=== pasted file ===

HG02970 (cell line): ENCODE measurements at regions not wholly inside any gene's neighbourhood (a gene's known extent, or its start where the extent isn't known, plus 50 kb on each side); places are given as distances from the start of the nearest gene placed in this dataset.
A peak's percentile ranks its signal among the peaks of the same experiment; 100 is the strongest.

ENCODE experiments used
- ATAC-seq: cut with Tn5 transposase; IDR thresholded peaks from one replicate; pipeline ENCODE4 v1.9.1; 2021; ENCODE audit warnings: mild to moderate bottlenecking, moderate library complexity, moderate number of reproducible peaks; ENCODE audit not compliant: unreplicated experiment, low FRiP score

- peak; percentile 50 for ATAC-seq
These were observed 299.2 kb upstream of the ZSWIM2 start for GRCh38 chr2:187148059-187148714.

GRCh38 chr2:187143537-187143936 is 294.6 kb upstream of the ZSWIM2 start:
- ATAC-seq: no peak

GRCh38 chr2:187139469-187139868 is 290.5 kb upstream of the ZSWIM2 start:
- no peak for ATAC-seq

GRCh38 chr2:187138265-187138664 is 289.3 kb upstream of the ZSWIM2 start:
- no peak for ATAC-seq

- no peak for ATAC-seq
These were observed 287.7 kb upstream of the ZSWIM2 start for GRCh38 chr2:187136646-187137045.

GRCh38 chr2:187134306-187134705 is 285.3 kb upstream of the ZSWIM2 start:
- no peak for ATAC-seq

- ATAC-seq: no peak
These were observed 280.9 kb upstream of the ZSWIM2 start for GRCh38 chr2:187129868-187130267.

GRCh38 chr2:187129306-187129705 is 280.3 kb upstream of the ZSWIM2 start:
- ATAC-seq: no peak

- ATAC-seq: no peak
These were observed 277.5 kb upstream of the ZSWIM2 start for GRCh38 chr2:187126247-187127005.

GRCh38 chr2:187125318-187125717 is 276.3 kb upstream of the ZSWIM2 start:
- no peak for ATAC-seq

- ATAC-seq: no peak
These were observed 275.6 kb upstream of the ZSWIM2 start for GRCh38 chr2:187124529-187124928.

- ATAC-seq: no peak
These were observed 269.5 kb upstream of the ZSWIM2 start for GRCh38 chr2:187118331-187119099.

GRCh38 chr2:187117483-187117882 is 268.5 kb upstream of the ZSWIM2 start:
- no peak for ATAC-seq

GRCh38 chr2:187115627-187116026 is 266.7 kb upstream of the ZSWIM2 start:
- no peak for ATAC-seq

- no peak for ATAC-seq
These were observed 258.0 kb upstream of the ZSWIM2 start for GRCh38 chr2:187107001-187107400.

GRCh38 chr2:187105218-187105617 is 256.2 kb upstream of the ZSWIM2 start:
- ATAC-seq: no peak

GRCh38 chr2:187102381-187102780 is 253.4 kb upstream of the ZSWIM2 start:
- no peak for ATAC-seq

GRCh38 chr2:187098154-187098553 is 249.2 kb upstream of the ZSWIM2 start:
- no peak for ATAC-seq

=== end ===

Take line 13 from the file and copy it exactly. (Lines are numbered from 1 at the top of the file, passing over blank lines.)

- no peak for ATAC-seq